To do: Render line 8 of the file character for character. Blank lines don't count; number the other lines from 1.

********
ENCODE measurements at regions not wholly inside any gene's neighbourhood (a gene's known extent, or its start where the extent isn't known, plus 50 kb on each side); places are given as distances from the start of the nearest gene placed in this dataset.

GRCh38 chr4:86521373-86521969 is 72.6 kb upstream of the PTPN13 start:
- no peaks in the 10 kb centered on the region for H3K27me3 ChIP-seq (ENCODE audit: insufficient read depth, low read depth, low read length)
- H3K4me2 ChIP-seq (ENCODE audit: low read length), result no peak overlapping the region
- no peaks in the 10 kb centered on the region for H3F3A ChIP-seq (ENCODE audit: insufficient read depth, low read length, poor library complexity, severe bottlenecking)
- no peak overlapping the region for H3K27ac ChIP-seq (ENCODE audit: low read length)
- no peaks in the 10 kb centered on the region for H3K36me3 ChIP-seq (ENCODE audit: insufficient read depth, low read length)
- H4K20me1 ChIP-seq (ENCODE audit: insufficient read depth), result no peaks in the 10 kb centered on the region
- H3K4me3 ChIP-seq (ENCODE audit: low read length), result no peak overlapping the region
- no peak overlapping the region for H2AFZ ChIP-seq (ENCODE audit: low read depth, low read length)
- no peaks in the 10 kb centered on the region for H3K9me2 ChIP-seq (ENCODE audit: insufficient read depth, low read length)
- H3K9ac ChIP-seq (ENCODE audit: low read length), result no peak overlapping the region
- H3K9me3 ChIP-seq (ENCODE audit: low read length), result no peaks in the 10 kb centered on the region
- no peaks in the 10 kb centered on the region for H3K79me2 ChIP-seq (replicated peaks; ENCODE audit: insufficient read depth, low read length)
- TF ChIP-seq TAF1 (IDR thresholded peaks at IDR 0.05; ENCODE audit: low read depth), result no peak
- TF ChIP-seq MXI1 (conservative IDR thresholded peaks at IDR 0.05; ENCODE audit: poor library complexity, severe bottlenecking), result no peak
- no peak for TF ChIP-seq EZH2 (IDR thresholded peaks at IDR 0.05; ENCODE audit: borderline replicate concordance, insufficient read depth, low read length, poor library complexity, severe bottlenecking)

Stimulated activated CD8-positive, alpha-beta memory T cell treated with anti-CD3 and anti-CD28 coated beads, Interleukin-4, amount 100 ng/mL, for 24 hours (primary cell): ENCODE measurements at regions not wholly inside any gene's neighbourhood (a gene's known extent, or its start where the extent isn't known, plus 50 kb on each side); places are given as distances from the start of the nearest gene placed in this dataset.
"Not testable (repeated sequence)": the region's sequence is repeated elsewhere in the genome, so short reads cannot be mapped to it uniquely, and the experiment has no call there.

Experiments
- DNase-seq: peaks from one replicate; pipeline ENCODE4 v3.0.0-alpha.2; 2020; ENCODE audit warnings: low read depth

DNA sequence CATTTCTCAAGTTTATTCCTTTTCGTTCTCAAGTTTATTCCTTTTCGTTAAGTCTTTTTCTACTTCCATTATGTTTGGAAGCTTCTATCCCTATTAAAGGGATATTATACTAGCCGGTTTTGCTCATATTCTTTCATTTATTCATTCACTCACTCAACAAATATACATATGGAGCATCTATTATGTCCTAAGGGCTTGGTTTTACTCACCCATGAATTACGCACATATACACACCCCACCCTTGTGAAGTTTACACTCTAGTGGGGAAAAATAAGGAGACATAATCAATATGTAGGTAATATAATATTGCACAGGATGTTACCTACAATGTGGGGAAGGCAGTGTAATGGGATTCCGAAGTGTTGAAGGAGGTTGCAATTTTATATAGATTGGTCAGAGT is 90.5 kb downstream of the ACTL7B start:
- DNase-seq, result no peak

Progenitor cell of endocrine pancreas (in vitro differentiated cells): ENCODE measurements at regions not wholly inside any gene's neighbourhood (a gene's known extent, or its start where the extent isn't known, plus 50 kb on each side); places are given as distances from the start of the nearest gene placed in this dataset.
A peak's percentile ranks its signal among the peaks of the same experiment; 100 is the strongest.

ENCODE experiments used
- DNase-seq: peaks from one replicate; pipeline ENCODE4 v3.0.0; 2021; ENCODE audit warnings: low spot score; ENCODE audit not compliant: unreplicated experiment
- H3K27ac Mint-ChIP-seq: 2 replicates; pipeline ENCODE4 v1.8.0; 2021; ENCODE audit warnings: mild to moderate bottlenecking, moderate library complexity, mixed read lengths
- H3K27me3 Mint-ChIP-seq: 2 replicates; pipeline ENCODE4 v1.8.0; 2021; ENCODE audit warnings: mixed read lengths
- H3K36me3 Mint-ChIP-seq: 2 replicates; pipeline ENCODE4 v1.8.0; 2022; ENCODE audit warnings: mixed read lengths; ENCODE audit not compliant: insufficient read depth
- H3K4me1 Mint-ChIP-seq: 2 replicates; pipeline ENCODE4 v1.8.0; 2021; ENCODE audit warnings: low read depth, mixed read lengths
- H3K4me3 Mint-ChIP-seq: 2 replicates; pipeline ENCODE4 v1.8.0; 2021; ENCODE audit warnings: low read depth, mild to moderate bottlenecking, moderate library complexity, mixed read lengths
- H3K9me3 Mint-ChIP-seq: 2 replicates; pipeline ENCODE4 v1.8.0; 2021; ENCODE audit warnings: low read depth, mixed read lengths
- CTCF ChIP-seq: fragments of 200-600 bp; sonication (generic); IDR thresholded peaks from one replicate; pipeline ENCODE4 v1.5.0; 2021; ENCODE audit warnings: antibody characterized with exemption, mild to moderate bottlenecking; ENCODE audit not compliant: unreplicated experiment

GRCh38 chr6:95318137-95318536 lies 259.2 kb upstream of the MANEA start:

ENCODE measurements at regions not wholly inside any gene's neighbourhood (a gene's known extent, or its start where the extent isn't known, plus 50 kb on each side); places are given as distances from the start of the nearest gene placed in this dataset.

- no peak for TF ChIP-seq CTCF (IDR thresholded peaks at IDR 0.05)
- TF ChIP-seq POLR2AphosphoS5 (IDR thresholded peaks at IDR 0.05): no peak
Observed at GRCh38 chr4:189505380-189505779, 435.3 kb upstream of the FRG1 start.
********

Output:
- H4K20me1 ChIP-seq (ENCODE audit: insufficient read depth), result no peaks in the 10 kb centered on the region